Opposition is a natural part of life. Just as we develop our physical muscles through overcoming opposition-such as lifting weights- we develop our character muscles by overcoming challenges and adversity. -Stephen R. Covey
When one door closes, another opens; but we often look so long and so regretfully upon the closed door that we do not see the one which has opened for us. -Alexander Graham Bell
One of the reasons I started this blog was to share those things we saw in our Little Man which, in retrospect, where the first signs of Autism. So if you are reading this post and know anyone who has concerns about a loved one, please read my earlier posts on our first signs of autism: WHAT'S IN A NAME and OTHER SIGNS.
My wife and I often wonder if there were people out there who from their background, knowledge or experience, saw a reason to be concerned before we did, but could not bring themselves to raise an issue with us.
On the eve of the early morning of our Autism Epiphany, we were at a party where my wife met a nice young woman who was an aide in a Special Education class. They spoke about the class for a while before my wife excused herself. When my wife returned a moment later, she overheard this woman observe to someone else that our Little Man was doing something (i.e., watching himself dance in a reflection on a stove) that she saw kids in her class do. My wife will tell you that in that moment –she felt like time stood still. A few sleepless hours later, we compared notes, and decided it was time to call for help.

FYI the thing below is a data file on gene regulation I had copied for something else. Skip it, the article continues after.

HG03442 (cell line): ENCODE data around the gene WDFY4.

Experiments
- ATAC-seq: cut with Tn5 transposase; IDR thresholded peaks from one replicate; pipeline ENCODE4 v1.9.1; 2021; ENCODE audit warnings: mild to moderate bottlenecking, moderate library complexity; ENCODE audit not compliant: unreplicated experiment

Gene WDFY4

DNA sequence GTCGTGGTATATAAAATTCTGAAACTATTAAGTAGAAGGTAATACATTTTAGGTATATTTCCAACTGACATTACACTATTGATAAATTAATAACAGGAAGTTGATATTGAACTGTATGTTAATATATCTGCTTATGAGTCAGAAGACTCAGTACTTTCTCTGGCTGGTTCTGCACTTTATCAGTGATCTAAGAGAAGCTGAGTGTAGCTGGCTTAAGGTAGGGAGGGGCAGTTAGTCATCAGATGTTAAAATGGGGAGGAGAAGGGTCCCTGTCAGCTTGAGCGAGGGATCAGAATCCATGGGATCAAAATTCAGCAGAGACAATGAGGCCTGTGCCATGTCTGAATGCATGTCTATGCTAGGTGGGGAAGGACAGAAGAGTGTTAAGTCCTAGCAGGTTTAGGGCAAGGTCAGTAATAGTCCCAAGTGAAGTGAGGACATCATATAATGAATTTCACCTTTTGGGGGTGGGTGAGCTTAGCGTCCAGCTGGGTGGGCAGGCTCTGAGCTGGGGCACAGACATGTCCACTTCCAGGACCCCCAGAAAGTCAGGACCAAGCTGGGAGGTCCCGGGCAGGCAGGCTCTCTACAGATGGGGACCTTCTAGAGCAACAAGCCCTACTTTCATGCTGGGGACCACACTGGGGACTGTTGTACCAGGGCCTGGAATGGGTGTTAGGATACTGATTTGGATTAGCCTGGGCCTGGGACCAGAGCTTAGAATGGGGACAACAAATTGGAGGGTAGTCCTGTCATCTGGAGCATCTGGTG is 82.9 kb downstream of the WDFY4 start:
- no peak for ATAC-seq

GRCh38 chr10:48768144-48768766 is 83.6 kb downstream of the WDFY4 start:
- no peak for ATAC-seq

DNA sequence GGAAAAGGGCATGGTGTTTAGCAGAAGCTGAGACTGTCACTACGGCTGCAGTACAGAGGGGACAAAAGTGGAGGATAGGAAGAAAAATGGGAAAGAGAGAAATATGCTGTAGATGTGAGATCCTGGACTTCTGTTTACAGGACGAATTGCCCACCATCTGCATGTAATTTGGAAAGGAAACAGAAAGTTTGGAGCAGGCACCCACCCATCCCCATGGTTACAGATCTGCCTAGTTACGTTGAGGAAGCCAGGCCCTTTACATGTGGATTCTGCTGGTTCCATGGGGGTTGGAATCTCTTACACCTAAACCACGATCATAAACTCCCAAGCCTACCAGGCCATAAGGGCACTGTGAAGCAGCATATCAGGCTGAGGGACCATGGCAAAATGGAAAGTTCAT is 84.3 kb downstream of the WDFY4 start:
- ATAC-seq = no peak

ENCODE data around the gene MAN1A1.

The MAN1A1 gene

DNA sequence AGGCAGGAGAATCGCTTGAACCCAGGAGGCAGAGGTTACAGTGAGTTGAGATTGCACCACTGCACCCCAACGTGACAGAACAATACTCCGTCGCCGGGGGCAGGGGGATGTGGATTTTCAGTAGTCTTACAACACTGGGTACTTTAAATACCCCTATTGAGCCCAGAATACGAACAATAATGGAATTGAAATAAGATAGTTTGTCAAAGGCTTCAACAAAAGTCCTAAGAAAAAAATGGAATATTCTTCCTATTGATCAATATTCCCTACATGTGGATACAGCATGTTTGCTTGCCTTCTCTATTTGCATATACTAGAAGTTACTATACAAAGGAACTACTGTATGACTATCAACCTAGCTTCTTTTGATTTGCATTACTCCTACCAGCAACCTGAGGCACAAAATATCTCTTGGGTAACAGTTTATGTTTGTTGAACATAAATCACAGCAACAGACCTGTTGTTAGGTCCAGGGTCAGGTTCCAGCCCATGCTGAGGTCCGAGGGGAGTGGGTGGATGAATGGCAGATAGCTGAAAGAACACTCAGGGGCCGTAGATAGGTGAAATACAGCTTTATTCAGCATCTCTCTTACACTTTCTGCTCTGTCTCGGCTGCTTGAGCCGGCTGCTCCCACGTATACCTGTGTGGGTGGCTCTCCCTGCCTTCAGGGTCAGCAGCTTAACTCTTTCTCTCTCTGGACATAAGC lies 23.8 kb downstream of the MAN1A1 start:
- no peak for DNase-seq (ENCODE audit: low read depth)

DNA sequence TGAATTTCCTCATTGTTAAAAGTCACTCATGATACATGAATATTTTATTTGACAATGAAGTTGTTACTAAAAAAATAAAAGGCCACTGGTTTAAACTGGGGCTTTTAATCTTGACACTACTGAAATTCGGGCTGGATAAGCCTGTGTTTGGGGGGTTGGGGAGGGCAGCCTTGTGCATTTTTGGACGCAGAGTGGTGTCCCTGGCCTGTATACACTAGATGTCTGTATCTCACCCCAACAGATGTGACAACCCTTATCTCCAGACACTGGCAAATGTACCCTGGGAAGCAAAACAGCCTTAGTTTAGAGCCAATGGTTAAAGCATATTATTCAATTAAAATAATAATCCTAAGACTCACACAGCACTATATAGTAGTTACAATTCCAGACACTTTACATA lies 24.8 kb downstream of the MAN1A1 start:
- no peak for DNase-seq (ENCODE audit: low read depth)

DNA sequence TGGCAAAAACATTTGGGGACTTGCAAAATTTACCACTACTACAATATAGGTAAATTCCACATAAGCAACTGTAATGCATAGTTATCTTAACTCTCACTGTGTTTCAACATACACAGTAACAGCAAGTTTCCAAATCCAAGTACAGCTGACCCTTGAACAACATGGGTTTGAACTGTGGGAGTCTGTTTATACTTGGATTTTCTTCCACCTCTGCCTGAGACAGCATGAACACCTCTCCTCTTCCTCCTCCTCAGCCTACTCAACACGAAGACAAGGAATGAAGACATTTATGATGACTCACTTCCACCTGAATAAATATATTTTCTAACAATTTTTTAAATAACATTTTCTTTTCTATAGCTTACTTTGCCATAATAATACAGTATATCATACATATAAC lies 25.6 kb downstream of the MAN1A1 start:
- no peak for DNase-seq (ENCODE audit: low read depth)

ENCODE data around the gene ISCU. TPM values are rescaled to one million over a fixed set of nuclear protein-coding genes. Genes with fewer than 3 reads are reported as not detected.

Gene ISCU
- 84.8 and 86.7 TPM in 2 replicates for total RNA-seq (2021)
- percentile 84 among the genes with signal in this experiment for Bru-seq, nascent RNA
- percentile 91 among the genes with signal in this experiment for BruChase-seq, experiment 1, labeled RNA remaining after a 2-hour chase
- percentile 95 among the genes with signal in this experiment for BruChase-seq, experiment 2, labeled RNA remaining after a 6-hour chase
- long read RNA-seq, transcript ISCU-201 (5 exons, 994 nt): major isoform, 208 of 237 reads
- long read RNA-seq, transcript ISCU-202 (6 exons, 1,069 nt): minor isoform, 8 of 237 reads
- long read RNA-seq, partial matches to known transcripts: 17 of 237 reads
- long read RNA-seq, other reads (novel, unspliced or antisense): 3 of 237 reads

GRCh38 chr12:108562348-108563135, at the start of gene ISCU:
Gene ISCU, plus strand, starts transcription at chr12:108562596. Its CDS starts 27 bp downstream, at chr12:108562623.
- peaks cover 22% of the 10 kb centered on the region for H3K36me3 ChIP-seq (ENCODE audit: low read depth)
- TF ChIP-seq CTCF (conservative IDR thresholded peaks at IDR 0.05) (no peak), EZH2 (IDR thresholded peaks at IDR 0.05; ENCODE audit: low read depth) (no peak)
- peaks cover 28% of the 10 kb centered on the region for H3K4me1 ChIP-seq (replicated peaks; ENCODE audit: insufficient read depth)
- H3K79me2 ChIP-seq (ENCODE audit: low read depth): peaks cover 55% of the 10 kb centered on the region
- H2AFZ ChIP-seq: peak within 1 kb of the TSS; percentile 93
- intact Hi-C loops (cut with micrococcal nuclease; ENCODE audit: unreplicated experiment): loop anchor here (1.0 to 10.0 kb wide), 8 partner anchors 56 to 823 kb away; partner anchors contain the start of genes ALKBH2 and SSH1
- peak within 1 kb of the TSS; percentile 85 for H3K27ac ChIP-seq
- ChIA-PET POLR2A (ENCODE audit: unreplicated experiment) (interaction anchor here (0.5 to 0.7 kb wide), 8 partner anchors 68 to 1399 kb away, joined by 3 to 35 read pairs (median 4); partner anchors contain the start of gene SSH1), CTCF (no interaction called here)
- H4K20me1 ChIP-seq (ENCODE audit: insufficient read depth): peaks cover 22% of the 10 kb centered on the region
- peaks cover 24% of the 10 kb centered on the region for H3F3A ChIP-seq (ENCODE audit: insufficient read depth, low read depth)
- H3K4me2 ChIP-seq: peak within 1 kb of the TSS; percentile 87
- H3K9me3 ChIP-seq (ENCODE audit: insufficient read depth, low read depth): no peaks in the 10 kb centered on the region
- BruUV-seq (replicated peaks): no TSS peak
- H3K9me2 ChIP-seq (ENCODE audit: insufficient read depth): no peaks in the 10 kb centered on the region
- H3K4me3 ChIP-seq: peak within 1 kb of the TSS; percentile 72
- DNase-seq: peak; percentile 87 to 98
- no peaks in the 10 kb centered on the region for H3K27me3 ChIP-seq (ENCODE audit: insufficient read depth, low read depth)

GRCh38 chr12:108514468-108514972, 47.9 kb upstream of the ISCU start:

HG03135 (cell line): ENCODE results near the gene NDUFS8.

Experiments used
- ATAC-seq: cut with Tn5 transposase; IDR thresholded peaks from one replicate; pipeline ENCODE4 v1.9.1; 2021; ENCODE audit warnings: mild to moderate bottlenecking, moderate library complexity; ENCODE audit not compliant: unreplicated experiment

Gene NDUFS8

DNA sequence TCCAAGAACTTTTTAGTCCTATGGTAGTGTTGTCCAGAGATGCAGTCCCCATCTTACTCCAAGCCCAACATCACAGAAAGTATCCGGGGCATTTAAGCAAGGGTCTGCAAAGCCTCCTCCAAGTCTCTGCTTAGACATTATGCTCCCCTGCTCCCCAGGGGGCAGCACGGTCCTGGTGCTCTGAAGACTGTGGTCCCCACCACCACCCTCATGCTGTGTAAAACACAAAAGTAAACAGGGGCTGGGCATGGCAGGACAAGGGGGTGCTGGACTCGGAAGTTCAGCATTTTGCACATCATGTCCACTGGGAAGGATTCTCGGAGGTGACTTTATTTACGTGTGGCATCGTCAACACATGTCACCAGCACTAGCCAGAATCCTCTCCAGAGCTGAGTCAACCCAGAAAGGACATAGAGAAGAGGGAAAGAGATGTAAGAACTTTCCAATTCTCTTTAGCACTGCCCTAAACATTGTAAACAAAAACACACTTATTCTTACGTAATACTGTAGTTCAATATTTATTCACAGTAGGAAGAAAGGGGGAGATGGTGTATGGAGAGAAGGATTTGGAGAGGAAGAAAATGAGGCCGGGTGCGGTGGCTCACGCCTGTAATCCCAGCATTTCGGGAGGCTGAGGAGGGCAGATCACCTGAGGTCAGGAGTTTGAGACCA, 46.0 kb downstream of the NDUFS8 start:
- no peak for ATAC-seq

When we first told people that story, the reaction was almost universally a “Who does she think she is” type reaction. Indeed, when that nice young woman was told that her comment was the straw that caused the camel’s back to give way, she was mortified and apologetic. She insisted that she did not mean anything by it, that it was just an observation on a specific behavior, not a commentary on our little man.
But, both then and now, we were and are VERY, VERY THANKFUL that my wife overheard that observation. It caused us to act and get our child the intervention he needed.
It is a very delicate thing to tell parents that their child is not developing appropriately. Not only because the sting of that realization is paralyzing, but also because it could be taken to imply that the parent is not diligent or does not know their own child. In fact, I know of parents who have had difficulty reconciling where one saw reason for concern about the child’s development and the other did not. Delicate indeed.
Should it be that way?